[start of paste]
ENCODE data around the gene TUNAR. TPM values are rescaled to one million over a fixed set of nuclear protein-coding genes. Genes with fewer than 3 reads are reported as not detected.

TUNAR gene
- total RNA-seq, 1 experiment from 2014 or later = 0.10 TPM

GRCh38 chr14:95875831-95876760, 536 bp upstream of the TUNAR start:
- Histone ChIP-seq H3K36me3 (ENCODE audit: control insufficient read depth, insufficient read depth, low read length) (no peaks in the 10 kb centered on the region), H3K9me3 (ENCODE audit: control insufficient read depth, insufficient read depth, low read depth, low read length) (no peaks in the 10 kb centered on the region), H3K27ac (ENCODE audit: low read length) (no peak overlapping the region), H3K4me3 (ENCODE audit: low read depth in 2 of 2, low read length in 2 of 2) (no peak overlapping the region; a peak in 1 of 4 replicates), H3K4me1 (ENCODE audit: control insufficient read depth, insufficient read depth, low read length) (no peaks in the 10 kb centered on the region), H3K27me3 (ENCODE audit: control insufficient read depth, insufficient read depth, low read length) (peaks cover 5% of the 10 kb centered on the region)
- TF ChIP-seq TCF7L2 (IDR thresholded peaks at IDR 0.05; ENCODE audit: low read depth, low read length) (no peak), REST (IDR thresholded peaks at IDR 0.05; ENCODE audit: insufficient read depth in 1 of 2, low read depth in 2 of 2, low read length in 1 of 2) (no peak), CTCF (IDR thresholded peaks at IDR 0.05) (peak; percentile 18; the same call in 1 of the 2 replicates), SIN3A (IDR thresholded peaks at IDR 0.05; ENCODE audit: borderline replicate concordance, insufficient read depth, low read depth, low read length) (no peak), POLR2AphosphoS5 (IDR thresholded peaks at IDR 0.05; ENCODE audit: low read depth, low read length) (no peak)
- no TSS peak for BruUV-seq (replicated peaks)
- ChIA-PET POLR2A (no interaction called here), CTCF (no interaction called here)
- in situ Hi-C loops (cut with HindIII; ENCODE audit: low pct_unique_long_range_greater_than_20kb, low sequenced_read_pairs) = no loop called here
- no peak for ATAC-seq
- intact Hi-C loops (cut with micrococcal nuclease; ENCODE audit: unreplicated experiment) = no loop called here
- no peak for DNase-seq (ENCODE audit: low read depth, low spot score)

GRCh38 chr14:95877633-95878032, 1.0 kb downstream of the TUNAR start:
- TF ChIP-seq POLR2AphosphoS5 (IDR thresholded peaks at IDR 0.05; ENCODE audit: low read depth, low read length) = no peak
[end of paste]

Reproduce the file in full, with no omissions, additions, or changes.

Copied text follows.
ENCODE data around the gene TUNAR. TPM values are rescaled to one million over a fixed set of nuclear protein-coding genes. Genes with fewer than 3 reads are reported as not detected.

TUNAR gene
- total RNA-seq, 1 experiment from 2014 or later = 0.10 TPM

GRCh38 chr14:95875831-95876760, 536 bp upstream of the TUNAR start:
- Histone ChIP-seq H3K36me3 (ENCODE audit: control insufficient read depth, insufficient read depth, low read length) (no peaks in the 10 kb centered on the region), H3K9me3 (ENCODE audit: control insufficient read depth, insufficient read depth, low read depth, low read length) (no peaks in the 10 kb centered on the region), H3K27ac (ENCODE audit: low read length) (no peak overlapping the region), H3K4me3 (ENCODE audit: low read depth in 2 of 2, low read length in 2 of 2) (no peak overlapping the region; a peak in 1 of 4 replicates), H3K4me1 (ENCODE audit: control insufficient read depth, insufficient read depth, low read length) (no peaks in the 10 kb centered on the region), H3K27me3 (ENCODE audit: control insufficient read depth, insufficient read depth, low read length) (peaks cover 5% of the 10 kb centered on the region)
- TF ChIP-seq TCF7L2 (IDR thresholded peaks at IDR 0.05; ENCODE audit: low read depth, low read length) (no peak), REST (IDR thresholded peaks at IDR 0.05; ENCODE audit: insufficient read depth in 1 of 2, low read depth in 2 of 2, low read length in 1 of 2) (no peak), CTCF (IDR thresholded peaks at IDR 0.05) (peak; percentile 18; the same call in 1 of the 2 replicates), SIN3A (IDR thresholded peaks at IDR 0.05; ENCODE audit: borderline replicate concordance, insufficient read depth, low read depth, low read length) (no peak), POLR2AphosphoS5 (IDR thresholded peaks at IDR 0.05; ENCODE audit: low read depth, low read length) (no peak)
- no TSS peak for BruUV-seq (replicated peaks)
- ChIA-PET POLR2A (no interaction called here), CTCF (no interaction called here)
- in situ Hi-C loops (cut with HindIII; ENCODE audit: low pct_unique_long_range_greater_than_20kb, low sequenced_read_pairs) = no loop called here
- no peak for ATAC-seq
- intact Hi-C loops (cut with micrococcal nuclease; ENCODE audit: unreplicated experiment) = no loop called here
- no peak for DNase-seq (ENCODE audit: low read depth, low spot score)

GRCh38 chr14:95877633-95878032, 1.0 kb downstream of the TUNAR start:
- TF ChIP-seq POLR2AphosphoS5 (IDR thresholded peaks at IDR 0.05; ENCODE audit: low read depth, low read length) = no peak